(Bloomberg) -- Martin Sorrell confronted the central allegation that triggered his exit from the world’s biggest advertising group, WPP Plc, saying he didn’t use company funds to pay for sex.
The 73-year-old executive addressed the issue directly for the first time in an on-stage conversation with New Yorker writer Ken Auletta at the Cannes Lions ad industry festival in southern France. Previous denials to the accusation, which was reported by the Wall Street Journal, came from a Sorrell spokesman.
“We dealt with that. Dealt with it by strenuously denying it,” Sorrell said. Auletta asked: “So it’s not true?” Sorrell replied: “It’s not true.”
Sorrell signed a non-disclosure agreement before quitting in April and WPP hasn’t provided details of the allegation, saying they are protected by data protection laws.
The former chief executive has come out fighting after his unceremonious exit from the company he built over three decades -- launching a new advertising company, publicly handing out advice to WPP’s board on future strategy and suggesting who should replace him as CEO.
He has also called upon WPP to find out who leaked news of an internal investigation into allegations against Sorrell of personal misconduct and misuse of company funds. Sorrell has denied any wrongdoing at WPP.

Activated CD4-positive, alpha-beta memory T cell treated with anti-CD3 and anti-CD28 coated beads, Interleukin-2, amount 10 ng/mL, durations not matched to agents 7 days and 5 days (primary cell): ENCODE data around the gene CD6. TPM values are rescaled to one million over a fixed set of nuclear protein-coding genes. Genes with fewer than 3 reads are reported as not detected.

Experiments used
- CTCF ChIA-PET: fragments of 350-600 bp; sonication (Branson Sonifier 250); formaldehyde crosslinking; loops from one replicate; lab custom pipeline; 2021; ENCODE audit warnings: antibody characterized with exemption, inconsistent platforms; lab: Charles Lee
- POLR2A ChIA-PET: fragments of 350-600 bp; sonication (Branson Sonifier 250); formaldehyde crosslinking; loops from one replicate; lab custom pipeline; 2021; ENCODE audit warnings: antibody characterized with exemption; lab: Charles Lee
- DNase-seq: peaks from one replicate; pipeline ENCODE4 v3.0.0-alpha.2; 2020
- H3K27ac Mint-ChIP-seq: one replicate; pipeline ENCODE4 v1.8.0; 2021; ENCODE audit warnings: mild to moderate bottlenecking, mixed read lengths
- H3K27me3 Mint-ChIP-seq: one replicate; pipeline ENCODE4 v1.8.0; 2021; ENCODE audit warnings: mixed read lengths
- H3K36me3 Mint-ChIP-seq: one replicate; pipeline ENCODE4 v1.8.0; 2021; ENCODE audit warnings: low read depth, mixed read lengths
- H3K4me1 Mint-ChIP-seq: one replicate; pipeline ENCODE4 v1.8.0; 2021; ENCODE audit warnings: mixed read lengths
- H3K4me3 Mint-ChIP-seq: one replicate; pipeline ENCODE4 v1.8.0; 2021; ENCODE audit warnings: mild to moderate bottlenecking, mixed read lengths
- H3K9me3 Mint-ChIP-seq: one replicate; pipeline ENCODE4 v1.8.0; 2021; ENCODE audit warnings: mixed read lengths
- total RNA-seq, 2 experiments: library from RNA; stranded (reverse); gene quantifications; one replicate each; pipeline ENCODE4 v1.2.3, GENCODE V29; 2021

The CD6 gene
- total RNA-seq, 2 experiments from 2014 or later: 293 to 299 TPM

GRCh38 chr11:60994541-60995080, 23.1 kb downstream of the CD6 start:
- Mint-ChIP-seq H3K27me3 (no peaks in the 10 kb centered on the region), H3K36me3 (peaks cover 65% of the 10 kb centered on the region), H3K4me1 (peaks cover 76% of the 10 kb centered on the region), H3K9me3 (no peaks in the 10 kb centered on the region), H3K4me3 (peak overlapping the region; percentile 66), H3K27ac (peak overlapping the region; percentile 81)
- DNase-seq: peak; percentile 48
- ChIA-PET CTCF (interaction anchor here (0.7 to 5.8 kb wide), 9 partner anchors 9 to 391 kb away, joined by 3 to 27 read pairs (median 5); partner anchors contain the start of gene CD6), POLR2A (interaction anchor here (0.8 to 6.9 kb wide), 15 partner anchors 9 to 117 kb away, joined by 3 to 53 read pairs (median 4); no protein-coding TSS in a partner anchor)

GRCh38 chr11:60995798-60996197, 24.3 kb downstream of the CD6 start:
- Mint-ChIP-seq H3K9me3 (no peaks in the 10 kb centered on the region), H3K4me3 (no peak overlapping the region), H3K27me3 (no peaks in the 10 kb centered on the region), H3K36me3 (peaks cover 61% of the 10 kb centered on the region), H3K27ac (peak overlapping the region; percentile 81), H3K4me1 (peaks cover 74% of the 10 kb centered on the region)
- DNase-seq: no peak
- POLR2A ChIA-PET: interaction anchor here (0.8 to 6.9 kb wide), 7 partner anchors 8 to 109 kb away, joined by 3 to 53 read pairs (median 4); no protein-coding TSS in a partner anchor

Asked whether he had any regrets about the last 12 months, Sorrell focused on his track record as a manager, saying he should have done more to break down silos between WPP’s different businesses and make the company more focused on serving its clients.
He played down the idea that he would use his knowledge of advertising to turn his new venture S4 Capital into a major competitor to his former employer.
But he said the provider of marketing services and advertising technology, launched less than two months after he left WPP, would have the financial firepower to make a difference in the industry.
S4 Capital has raised 51 million pounds, of which Sorrell contributed 40 million. Some institutional investors in S4 have indicated they are willing to provide a further 150 million pounds.
“We will have access to what we need,” said Sorrell. “There are plenty of people you can partner with.”
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